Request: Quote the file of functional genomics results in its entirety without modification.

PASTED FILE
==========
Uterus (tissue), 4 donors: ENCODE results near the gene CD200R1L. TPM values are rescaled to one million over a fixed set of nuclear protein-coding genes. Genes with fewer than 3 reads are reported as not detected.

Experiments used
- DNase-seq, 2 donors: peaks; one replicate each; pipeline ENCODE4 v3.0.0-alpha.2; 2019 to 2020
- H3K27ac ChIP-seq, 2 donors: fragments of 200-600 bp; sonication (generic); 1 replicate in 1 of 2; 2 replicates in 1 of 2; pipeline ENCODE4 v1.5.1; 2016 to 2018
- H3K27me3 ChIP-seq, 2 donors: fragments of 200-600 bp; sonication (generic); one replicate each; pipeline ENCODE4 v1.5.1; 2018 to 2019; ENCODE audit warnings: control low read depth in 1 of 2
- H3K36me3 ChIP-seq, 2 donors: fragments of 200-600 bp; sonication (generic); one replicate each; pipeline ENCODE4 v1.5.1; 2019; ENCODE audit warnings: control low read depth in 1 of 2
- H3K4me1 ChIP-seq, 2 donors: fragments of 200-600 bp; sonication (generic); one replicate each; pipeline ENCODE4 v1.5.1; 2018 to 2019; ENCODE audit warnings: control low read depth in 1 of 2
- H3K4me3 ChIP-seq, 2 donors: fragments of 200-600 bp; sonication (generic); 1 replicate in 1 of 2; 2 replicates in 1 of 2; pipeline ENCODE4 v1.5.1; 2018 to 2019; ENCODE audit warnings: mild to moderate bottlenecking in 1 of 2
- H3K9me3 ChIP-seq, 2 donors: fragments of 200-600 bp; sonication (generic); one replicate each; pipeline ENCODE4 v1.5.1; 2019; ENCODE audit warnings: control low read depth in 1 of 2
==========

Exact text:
Uterus (tissue), 4 donors: ENCODE results near the gene CD200R1L. TPM values are rescaled to one million over a fixed set of nuclear protein-coding genes. Genes with fewer than 3 reads are reported as not detected.

Experiments used
- DNase-seq, 2 donors: peaks; one replicate each; pipeline ENCODE4 v3.0.0-alpha.2; 2019 to 2020
- H3K27ac ChIP-seq, 2 donors: fragments of 200-600 bp; sonication (generic); 1 replicate in 1 of 2; 2 replicates in 1 of 2; pipeline ENCODE4 v1.5.1; 2016 to 2018
- H3K27me3 ChIP-seq, 2 donors: fragments of 200-600 bp; sonication (generic); one replicate each; pipeline ENCODE4 v1.5.1; 2018 to 2019; ENCODE audit warnings: control low read depth in 1 of 2
- H3K36me3 ChIP-seq, 2 donors: fragments of 200-600 bp; sonication (generic); one replicate each; pipeline ENCODE4 v1.5.1; 2019; ENCODE audit warnings: control low read depth in 1 of 2
- H3K4me1 ChIP-seq, 2 donors: fragments of 200-600 bp; sonication (generic); one replicate each; pipeline ENCODE4 v1.5.1; 2018 to 2019; ENCODE audit warnings: control low read depth in 1 of 2
- H3K4me3 ChIP-seq, 2 donors: fragments of 200-600 bp; sonication (generic); 1 replicate in 1 of 2; 2 replicates in 1 of 2; pipeline ENCODE4 v1.5.1; 2018 to 2019; ENCODE audit warnings: mild to moderate bottlenecking in 1 of 2
- H3K9me3 ChIP-seq, 2 donors: fragments of 200-600 bp; sonication (generic); one replicate each; pipeline ENCODE4 v1.5.1; 2019; ENCODE audit warnings: control low read depth in 1 of 2